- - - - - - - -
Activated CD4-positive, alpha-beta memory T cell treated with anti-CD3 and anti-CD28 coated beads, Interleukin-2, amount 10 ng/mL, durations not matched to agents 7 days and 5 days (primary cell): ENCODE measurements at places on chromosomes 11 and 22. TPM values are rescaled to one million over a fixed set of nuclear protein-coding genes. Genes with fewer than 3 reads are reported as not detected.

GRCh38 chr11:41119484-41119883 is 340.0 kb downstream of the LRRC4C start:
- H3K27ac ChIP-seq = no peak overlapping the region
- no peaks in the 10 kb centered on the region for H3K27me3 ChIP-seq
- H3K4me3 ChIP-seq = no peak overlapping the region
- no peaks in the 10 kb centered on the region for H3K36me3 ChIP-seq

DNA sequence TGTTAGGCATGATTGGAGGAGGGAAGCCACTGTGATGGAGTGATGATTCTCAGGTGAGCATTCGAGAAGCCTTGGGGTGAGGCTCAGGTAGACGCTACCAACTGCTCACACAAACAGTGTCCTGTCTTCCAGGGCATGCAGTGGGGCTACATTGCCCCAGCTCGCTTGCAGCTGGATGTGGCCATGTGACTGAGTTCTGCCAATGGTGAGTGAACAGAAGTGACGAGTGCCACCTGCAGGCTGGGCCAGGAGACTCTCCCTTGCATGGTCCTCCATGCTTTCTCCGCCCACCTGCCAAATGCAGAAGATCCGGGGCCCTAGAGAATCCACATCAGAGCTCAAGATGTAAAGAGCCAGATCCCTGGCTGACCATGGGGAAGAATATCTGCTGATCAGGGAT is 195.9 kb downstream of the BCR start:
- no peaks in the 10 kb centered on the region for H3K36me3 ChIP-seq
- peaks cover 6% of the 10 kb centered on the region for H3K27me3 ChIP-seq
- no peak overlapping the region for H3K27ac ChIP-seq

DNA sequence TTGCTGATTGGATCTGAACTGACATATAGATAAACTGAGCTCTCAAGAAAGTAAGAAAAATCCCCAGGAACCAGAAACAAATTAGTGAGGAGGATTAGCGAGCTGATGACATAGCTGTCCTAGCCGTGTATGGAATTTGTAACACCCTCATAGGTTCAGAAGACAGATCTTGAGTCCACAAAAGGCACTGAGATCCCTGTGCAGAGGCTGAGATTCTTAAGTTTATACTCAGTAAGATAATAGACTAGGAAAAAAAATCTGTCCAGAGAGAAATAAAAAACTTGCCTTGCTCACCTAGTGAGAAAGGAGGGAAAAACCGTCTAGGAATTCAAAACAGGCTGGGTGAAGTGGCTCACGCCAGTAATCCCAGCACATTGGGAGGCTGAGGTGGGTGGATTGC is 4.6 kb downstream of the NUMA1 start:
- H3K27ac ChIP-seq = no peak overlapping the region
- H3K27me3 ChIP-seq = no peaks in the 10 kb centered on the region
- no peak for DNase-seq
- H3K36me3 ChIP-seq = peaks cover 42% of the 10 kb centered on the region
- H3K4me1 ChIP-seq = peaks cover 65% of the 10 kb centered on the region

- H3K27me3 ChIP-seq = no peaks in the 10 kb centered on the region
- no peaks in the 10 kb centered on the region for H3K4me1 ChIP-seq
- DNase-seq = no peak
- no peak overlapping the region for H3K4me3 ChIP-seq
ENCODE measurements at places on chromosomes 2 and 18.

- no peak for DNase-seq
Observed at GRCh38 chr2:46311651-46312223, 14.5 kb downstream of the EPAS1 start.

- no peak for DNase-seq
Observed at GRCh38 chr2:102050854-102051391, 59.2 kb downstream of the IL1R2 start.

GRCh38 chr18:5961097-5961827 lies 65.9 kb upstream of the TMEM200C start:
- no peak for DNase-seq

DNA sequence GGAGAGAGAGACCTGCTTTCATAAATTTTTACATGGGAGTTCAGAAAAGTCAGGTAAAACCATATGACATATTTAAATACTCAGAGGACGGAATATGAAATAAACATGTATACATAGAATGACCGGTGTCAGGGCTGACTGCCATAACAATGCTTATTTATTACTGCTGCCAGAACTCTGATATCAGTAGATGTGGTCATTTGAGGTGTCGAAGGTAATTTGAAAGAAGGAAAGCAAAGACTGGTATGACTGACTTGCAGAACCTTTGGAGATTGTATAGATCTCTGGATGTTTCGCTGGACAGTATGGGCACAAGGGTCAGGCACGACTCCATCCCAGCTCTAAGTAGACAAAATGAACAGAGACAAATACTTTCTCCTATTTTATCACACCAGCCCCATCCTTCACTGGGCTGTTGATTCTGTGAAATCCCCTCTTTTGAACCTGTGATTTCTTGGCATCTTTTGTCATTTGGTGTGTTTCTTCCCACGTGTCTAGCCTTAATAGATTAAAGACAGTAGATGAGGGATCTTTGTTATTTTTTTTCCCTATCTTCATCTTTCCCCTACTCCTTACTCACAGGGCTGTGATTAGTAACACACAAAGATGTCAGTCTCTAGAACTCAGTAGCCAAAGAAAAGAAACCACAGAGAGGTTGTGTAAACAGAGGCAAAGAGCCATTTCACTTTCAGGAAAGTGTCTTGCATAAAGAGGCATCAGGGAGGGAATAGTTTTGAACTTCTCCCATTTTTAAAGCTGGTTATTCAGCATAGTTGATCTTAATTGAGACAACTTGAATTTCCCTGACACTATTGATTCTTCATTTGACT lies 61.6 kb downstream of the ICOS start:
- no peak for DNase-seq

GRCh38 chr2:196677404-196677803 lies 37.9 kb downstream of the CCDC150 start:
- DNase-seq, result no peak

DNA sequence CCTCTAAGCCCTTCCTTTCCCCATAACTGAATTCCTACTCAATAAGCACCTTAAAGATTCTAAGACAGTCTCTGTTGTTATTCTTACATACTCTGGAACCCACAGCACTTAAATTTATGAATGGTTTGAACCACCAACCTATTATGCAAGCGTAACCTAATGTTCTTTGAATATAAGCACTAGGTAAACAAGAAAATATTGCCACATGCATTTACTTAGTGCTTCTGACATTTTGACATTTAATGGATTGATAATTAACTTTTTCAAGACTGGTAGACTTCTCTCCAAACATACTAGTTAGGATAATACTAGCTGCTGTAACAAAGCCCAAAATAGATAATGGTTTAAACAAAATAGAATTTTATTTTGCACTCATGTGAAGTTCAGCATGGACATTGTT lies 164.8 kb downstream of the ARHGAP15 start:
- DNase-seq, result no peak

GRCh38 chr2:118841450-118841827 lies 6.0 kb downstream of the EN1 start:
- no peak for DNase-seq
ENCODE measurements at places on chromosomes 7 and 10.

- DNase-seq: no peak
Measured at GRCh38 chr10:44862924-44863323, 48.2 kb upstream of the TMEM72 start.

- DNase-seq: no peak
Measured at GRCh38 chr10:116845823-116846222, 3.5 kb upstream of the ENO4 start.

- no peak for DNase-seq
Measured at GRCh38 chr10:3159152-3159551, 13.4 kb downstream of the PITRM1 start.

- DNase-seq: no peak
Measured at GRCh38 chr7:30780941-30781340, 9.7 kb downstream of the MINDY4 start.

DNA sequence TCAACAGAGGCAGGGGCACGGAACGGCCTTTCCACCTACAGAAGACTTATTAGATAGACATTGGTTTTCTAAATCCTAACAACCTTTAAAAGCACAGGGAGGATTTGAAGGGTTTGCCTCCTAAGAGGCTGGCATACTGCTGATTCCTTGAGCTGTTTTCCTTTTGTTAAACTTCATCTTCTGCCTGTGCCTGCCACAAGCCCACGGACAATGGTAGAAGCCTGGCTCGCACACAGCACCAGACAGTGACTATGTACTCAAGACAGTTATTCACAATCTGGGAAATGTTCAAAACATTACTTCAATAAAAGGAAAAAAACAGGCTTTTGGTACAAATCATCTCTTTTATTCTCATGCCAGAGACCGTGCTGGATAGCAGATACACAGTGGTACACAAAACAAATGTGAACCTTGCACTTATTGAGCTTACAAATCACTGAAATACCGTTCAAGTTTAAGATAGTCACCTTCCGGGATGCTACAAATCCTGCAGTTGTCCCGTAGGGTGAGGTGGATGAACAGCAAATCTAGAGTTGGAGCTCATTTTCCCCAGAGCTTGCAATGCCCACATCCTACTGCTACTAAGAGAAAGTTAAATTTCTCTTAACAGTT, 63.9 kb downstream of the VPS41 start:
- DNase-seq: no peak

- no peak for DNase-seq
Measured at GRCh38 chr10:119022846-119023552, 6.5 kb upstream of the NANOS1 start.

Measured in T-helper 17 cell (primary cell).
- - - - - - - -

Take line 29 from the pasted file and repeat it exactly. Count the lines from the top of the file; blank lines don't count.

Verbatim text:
- no peak for DNase-seq